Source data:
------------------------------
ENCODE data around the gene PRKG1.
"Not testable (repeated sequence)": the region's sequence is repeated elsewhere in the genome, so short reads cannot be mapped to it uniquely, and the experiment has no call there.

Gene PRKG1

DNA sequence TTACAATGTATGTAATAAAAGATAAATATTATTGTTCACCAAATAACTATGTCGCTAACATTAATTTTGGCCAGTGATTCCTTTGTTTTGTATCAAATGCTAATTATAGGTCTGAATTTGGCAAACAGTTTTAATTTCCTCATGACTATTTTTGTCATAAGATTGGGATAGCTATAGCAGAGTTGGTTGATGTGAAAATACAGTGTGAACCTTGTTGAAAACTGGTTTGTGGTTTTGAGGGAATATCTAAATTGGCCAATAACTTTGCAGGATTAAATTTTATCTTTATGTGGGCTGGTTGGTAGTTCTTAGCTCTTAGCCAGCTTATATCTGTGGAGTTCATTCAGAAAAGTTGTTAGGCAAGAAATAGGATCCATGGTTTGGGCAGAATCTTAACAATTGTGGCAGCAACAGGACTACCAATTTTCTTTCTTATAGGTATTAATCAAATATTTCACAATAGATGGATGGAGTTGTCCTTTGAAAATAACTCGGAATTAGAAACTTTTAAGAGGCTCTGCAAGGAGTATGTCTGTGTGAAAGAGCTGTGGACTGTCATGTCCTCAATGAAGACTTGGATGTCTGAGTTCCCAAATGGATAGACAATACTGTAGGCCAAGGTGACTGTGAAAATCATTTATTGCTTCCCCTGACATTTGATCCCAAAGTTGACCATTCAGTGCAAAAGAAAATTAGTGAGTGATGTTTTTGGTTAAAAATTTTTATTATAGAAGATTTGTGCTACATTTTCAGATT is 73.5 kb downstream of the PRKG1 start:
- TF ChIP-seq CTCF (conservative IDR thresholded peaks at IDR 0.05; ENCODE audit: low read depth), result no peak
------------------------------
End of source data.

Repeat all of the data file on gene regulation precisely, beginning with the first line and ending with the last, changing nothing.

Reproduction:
ENCODE data around the gene PRKG1.
"Not testable (repeated sequence)": the region's sequence is repeated elsewhere in the genome, so short reads cannot be mapped to it uniquely, and the experiment has no call there.

Gene PRKG1

DNA sequence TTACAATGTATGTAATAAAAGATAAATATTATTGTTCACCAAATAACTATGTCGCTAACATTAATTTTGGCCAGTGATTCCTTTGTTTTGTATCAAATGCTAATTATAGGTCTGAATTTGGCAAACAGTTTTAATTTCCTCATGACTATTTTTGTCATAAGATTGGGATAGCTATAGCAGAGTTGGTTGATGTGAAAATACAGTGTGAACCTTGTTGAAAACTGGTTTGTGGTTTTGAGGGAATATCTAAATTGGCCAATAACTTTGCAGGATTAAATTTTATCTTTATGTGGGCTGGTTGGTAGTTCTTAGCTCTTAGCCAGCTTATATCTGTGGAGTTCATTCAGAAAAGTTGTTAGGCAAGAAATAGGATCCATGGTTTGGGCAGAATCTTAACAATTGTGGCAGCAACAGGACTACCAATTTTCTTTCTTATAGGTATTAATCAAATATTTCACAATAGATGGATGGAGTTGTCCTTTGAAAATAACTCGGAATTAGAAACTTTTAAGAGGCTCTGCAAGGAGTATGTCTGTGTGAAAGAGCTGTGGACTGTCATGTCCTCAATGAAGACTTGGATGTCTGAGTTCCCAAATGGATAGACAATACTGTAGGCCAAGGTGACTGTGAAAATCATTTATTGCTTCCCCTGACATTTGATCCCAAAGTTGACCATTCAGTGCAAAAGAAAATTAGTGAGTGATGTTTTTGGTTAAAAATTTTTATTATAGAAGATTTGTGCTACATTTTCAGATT is 73.5 kb downstream of the PRKG1 start:
- TF ChIP-seq CTCF (conservative IDR thresholded peaks at IDR 0.05; ENCODE audit: low read depth), result no peak